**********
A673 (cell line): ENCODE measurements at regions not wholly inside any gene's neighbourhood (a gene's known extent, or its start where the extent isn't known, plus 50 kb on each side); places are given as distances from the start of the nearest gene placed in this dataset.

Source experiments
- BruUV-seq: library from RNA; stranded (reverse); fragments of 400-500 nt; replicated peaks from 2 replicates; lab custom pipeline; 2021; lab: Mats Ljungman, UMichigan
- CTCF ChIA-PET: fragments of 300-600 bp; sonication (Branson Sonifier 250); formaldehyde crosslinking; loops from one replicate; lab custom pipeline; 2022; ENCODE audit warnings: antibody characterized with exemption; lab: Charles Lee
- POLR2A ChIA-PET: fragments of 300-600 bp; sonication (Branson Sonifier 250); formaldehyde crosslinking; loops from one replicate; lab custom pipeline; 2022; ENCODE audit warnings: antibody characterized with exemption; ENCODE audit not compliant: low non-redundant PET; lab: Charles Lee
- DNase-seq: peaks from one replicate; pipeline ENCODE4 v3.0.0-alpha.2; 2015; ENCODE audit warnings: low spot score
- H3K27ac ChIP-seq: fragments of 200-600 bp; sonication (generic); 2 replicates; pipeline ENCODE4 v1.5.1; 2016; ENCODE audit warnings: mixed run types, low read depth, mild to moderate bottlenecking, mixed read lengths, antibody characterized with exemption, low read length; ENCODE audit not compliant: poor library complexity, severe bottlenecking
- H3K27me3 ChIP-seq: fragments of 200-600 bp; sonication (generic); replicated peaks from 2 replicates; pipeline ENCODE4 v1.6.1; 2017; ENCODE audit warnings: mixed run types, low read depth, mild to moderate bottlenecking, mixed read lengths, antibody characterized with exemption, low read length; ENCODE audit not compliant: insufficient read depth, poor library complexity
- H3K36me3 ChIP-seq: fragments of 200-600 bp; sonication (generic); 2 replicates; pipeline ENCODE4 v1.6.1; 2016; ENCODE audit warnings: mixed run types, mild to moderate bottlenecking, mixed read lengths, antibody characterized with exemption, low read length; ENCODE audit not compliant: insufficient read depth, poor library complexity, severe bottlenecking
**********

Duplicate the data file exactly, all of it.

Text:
A673 (cell line): ENCODE measurements at regions not wholly inside any gene's neighbourhood (a gene's known extent, or its start where the extent isn't known, plus 50 kb on each side); places are given as distances from the start of the nearest gene placed in this dataset.

Source experiments
- BruUV-seq: library from RNA; stranded (reverse); fragments of 400-500 nt; replicated peaks from 2 replicates; lab custom pipeline; 2021; lab: Mats Ljungman, UMichigan
- CTCF ChIA-PET: fragments of 300-600 bp; sonication (Branson Sonifier 250); formaldehyde crosslinking; loops from one replicate; lab custom pipeline; 2022; ENCODE audit warnings: antibody characterized with exemption; lab: Charles Lee
- POLR2A ChIA-PET: fragments of 300-600 bp; sonication (Branson Sonifier 250); formaldehyde crosslinking; loops from one replicate; lab custom pipeline; 2022; ENCODE audit warnings: antibody characterized with exemption; ENCODE audit not compliant: low non-redundant PET; lab: Charles Lee
- DNase-seq: peaks from one replicate; pipeline ENCODE4 v3.0.0-alpha.2; 2015; ENCODE audit warnings: low spot score
- H3K27ac ChIP-seq: fragments of 200-600 bp; sonication (generic); 2 replicates; pipeline ENCODE4 v1.5.1; 2016; ENCODE audit warnings: mixed run types, low read depth, mild to moderate bottlenecking, mixed read lengths, antibody characterized with exemption, low read length; ENCODE audit not compliant: poor library complexity, severe bottlenecking
- H3K27me3 ChIP-seq: fragments of 200-600 bp; sonication (generic); replicated peaks from 2 replicates; pipeline ENCODE4 v1.6.1; 2017; ENCODE audit warnings: mixed run types, low read depth, mild to moderate bottlenecking, mixed read lengths, antibody characterized with exemption, low read length; ENCODE audit not compliant: insufficient read depth, poor library complexity
- H3K36me3 ChIP-seq: fragments of 200-600 bp; sonication (generic); 2 replicates; pipeline ENCODE4 v1.6.1; 2016; ENCODE audit warnings: mixed run types, mild to moderate bottlenecking, mixed read lengths, antibody characterized with exemption, low read length; ENCODE audit not compliant: insufficient read depth, poor library complexity, severe bottlenecking